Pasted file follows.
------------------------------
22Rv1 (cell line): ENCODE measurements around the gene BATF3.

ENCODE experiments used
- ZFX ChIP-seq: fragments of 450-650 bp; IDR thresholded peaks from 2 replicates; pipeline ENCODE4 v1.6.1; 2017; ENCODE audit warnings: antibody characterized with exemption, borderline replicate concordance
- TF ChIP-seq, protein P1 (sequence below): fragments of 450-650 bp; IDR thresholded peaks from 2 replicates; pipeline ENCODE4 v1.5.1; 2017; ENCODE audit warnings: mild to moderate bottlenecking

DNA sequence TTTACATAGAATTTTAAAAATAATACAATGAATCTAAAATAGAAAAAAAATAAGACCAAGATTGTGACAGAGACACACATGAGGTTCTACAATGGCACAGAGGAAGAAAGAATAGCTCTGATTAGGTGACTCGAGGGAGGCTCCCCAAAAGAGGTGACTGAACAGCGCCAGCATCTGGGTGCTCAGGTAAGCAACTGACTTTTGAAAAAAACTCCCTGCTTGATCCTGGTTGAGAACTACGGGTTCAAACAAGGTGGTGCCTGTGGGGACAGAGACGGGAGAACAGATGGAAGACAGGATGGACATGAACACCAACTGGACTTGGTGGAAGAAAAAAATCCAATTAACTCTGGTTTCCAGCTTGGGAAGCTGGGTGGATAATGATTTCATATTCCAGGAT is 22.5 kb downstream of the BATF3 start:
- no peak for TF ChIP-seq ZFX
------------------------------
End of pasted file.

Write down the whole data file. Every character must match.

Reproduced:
22Rv1 (cell line): ENCODE measurements around the gene BATF3.

ENCODE experiments used
- ZFX ChIP-seq: fragments of 450-650 bp; IDR thresholded peaks from 2 replicates; pipeline ENCODE4 v1.6.1; 2017; ENCODE audit warnings: antibody characterized with exemption, borderline replicate concordance
- TF ChIP-seq, protein P1 (sequence below): fragments of 450-650 bp; IDR thresholded peaks from 2 replicates; pipeline ENCODE4 v1.5.1; 2017; ENCODE audit warnings: mild to moderate bottlenecking

DNA sequence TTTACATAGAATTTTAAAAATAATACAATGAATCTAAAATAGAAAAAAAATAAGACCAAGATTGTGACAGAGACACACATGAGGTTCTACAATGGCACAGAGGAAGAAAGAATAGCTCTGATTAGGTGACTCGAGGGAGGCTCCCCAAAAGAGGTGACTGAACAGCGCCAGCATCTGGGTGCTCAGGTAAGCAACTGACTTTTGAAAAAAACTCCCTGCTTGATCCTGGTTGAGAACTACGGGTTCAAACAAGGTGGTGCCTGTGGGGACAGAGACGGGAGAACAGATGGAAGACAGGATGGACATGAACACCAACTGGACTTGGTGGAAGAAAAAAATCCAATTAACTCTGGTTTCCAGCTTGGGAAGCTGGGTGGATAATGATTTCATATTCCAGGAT is 22.5 kb downstream of the BATF3 start:
- no peak for TF ChIP-seq ZFX